Zavolas called on that control in the sixth inning against Latin last week. He allowed a lead-off single that, combined with an error, put a Wolfpack runner on third with no outs. Zavolas stranded him there by retiring the side on his next 12 pitches.
It is those kinds of moments that impress senior pitcher, and Zavolas’s workout partner, Davis Fallon the most.
“He’s one of the most calm pitchers I’ve ever seen on the mound,” Fallon said. “He always has his head in the right place. If I get frustrated, I just think back and think about what he would do on the mound, and it helps me keep my cool.”
Playing shortstop or second base on the days he does not pitch, Zavolas is one of four returners from last year’s team that made it to the Division 1 North quarterfinals.
As quickly and efficiently as he likes to plow through his starts, Zavolas plans on savoring the rest of his senior season. Even the Ivy League college commitment he has in hand will not distract him. He is too focused on his next game, his next start, his next pitch.
Besides, given his climb from varsity afterthought to ace, Harvard still seems like a distant fantasy, he said.
“It won’t become real until I’m wearing the jersey.”
Assabet Valley gets tested
After capturing its second consecutive Division 3 Central title and its first state championship last spring, the Assabet Valley Regional Tech softball program wanted to see how it stacked up against some of the area’s best teams.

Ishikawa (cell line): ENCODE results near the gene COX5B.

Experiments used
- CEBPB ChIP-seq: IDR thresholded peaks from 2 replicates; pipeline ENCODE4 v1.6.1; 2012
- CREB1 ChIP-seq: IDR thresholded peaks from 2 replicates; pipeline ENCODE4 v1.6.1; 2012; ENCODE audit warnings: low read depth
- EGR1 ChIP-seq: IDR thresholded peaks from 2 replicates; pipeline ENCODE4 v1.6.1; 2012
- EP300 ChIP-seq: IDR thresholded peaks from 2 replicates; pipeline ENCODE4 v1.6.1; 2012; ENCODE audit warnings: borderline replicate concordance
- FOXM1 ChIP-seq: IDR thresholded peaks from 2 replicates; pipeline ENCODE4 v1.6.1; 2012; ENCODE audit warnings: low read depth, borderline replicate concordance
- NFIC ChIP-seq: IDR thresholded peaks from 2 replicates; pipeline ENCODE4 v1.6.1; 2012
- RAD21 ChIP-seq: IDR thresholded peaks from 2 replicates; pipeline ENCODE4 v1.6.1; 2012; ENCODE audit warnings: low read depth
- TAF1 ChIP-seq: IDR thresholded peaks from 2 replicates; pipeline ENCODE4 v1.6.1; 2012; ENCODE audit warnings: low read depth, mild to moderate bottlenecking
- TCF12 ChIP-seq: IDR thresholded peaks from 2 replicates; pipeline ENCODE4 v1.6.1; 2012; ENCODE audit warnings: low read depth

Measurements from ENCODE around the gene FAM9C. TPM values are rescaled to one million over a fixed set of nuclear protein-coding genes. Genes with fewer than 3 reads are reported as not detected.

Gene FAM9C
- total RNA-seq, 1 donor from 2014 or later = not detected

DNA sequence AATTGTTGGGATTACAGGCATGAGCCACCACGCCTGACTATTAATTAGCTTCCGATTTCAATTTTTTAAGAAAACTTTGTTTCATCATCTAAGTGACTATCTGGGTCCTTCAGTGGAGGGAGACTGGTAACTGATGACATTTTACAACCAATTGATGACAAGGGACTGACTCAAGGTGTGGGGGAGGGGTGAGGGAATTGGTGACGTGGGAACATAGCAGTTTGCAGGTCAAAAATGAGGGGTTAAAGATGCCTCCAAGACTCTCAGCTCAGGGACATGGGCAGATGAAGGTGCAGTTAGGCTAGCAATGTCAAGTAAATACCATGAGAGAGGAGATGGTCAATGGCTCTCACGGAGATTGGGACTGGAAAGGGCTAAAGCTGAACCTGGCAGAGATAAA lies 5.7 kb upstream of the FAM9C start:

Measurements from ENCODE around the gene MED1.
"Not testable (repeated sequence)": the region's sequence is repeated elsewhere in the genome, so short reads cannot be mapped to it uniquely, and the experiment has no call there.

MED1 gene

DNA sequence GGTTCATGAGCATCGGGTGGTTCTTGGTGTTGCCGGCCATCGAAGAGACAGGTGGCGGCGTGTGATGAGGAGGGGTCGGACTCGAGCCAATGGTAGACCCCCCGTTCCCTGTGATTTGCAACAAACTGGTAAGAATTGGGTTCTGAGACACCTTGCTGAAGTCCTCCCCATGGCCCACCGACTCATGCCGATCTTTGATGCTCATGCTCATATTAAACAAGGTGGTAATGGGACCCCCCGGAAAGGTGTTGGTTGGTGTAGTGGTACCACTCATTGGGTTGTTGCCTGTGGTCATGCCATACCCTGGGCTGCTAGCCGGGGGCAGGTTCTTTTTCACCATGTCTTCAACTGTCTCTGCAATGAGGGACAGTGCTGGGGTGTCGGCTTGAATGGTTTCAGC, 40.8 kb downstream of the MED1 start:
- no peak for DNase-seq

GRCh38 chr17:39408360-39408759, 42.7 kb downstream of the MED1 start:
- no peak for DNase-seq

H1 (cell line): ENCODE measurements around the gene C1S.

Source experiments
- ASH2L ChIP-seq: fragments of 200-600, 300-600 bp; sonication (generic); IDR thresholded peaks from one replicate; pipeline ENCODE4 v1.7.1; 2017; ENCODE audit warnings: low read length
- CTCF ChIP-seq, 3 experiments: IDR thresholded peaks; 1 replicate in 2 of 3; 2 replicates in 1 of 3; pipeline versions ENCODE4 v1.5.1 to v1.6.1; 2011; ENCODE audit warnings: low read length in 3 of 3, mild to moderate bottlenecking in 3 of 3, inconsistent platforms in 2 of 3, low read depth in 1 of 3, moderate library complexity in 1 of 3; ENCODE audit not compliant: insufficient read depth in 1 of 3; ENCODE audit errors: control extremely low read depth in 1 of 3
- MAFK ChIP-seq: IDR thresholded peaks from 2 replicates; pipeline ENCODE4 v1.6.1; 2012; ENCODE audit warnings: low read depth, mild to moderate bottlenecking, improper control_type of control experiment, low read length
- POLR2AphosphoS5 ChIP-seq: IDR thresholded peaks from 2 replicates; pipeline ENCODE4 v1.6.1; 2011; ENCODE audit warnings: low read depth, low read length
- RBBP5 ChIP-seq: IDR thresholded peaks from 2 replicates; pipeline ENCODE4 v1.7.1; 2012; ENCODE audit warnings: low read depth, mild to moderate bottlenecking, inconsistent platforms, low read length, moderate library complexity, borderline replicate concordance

Senior captain Jen Casavant , junior captain Jocelyn Orangio, and junior Kayla Baker went to coach Mike O’Brien to see what kinds of opponents they could add to their nonleague schedule.
“The girls have always wanted to see where they stand,” said O’Brien, who has six starters back from last year’s championship club. “They want to see how good they are. I said, ‘All right, I’ll go out and get a schedule that mimics one of the toughest in Division 3.’ ”
The Aztecs (4-2) added Division 1 programs Holy Name, Algonquin Regional, and Doherty Memorial to their schedule this season. They also lined up games with Tahanto Regional, Clinton, and West Boylston.
They have taken their lumps, falling to Holy Name, 12-0, and Tahanto, 15-10. But O’Brien said he knows the added competition will help when Assabet gets to the postseason tournament.
Junior captain and pitcher Madison Parmeter has stayed out of the circle due to a shoulder injury, and is projected to return early next month. In the meantime, freshman pitcher Morgan Foster has stepped up and, with the help of 5-foot-10 senior catcher Deanna Hnilica, kept the Aztecs in games.
Offensively, the team has not missed a beat since a year ago. The first four hitters in the order — Orangio, Baker, Parmeter, and Casavant — have combined for a batting average above .600.
Once the team gets fully healthy, and gets through its daunting nonleague schedule, O’Brien said, he hopes it will be back to where it was last spring. After Parmeter returns, “even if she’s only 80 or 90 percent, I think we’re one of the top three teams in Division 3.”
Phil Perry can be reached at firstname.lastname@example.org.